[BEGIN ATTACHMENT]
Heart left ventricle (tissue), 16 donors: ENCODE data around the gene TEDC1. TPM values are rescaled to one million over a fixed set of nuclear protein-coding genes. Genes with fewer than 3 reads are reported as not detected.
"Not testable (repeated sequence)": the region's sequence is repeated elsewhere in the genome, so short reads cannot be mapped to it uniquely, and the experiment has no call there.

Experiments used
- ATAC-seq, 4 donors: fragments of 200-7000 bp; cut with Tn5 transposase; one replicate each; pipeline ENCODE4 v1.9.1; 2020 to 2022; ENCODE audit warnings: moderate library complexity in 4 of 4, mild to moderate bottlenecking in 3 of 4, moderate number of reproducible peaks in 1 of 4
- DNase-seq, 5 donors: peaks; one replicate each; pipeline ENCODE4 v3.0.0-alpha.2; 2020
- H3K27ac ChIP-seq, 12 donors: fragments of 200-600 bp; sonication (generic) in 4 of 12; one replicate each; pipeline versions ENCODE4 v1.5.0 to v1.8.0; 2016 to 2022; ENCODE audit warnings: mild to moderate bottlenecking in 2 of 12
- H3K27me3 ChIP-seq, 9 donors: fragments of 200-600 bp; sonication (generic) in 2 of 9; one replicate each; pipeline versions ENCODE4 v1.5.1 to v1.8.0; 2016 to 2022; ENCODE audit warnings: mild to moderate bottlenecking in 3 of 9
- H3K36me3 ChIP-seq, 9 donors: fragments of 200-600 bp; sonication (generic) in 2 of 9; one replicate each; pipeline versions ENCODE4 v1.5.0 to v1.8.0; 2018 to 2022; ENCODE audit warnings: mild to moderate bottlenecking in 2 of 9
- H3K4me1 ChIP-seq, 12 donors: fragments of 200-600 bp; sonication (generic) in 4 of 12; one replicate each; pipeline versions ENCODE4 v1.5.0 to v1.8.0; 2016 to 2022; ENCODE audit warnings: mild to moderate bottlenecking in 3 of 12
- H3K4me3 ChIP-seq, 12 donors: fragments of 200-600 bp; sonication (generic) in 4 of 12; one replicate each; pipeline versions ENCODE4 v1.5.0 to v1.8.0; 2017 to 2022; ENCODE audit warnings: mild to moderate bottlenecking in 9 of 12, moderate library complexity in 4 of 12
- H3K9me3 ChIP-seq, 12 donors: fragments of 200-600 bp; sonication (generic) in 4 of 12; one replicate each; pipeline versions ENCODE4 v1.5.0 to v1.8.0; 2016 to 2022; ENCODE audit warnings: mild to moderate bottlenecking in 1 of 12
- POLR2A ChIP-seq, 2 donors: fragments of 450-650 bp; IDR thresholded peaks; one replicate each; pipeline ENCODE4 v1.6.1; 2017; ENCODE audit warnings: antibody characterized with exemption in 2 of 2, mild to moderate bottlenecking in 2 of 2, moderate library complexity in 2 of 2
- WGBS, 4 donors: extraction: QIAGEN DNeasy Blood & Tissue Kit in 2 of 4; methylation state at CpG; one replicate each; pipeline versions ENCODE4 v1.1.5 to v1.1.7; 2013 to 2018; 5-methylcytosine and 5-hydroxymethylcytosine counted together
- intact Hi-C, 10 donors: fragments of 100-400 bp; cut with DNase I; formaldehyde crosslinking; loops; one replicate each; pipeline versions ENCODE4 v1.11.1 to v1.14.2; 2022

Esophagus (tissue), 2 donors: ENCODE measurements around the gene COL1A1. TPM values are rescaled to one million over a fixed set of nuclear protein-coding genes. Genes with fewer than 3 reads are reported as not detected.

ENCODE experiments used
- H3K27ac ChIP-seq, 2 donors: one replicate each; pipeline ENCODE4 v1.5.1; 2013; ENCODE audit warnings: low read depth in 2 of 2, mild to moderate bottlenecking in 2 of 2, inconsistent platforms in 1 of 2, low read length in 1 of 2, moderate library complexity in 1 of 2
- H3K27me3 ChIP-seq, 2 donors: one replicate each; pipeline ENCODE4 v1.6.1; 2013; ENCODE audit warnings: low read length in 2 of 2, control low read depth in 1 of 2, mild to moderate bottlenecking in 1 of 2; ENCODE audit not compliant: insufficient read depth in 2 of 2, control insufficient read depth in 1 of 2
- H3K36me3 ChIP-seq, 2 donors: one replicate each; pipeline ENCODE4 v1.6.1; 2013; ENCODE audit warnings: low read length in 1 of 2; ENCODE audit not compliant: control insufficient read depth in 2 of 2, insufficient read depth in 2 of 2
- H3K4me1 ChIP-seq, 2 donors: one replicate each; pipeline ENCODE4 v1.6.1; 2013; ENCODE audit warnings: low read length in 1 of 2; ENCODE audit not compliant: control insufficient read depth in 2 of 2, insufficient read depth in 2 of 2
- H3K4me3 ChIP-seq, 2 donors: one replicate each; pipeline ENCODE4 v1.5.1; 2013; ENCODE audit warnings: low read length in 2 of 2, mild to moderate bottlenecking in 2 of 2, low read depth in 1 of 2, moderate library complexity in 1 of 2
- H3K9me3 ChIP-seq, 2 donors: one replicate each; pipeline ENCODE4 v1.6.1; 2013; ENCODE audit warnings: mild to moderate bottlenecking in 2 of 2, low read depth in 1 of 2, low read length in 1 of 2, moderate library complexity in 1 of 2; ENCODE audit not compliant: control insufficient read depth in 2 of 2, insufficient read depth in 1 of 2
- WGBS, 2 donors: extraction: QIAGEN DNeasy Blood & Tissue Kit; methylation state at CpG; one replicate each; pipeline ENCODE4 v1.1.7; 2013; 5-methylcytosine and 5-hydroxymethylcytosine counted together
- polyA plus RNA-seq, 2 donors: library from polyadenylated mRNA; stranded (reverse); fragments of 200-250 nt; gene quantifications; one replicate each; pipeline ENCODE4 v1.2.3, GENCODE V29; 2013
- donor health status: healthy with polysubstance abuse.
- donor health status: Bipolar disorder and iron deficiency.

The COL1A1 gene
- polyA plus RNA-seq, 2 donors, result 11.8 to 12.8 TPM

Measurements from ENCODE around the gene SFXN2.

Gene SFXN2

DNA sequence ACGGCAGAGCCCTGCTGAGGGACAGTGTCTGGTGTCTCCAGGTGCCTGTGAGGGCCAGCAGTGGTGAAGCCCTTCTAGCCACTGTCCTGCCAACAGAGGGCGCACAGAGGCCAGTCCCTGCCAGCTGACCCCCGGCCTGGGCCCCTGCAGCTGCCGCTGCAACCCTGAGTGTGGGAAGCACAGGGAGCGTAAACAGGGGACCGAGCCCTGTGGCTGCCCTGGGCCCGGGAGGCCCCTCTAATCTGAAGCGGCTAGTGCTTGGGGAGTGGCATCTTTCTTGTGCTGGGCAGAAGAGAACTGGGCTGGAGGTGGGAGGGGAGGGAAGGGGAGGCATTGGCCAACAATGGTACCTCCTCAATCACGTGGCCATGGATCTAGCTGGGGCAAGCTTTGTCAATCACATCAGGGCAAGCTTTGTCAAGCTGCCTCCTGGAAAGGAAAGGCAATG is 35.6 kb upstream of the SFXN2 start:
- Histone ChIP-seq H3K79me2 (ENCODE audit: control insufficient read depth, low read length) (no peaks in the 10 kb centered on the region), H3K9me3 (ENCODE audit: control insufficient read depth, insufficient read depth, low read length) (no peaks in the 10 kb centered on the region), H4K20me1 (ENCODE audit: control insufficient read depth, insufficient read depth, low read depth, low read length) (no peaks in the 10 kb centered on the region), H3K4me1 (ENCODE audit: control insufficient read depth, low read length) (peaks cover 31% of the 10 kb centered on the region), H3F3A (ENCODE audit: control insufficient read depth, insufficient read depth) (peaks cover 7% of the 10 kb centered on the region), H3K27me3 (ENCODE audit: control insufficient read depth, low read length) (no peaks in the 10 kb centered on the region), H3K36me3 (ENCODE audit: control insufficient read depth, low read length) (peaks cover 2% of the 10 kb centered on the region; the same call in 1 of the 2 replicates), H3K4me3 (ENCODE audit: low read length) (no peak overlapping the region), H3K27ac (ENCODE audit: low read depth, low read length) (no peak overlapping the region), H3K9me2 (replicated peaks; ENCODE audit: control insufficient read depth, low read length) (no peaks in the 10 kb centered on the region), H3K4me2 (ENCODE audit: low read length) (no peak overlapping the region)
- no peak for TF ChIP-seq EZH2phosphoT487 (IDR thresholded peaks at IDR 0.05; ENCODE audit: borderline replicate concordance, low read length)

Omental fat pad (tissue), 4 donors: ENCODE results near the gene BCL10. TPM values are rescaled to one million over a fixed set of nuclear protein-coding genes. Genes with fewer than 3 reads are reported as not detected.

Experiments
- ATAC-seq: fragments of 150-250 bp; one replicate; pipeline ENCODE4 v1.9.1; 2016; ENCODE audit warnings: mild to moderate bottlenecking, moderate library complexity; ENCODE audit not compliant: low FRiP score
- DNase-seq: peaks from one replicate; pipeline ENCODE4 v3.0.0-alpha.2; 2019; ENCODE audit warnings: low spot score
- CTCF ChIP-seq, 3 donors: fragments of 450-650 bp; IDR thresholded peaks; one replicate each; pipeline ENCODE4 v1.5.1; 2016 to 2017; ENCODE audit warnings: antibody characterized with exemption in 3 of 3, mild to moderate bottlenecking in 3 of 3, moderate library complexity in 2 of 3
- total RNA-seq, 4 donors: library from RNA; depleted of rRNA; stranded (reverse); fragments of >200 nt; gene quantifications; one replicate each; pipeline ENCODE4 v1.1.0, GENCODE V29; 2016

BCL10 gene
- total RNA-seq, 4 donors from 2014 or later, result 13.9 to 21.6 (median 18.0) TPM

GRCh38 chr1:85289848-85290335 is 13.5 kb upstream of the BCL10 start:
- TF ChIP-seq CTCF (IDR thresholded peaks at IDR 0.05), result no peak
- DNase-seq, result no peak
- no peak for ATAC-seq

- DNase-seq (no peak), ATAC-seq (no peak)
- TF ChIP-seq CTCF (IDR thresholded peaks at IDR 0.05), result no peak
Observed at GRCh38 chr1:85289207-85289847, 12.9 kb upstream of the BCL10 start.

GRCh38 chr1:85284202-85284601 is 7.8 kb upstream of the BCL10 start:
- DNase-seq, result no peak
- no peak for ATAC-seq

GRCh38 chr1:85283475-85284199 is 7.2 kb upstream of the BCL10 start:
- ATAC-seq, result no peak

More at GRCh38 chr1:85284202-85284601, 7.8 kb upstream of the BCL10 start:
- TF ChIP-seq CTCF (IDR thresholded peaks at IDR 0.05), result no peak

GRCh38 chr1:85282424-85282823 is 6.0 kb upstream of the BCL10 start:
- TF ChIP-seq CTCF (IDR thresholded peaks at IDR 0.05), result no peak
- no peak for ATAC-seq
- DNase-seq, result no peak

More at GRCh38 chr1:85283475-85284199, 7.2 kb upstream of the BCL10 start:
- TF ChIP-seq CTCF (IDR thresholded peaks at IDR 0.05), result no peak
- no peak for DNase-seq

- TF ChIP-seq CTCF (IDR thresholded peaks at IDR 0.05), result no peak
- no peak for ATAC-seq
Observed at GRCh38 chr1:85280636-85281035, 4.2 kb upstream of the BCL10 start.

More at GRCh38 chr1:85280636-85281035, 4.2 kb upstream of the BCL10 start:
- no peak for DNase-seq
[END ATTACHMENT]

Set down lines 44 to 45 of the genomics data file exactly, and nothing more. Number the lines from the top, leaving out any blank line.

- DNase-seq, result no peak
- no peak for ATAC-seq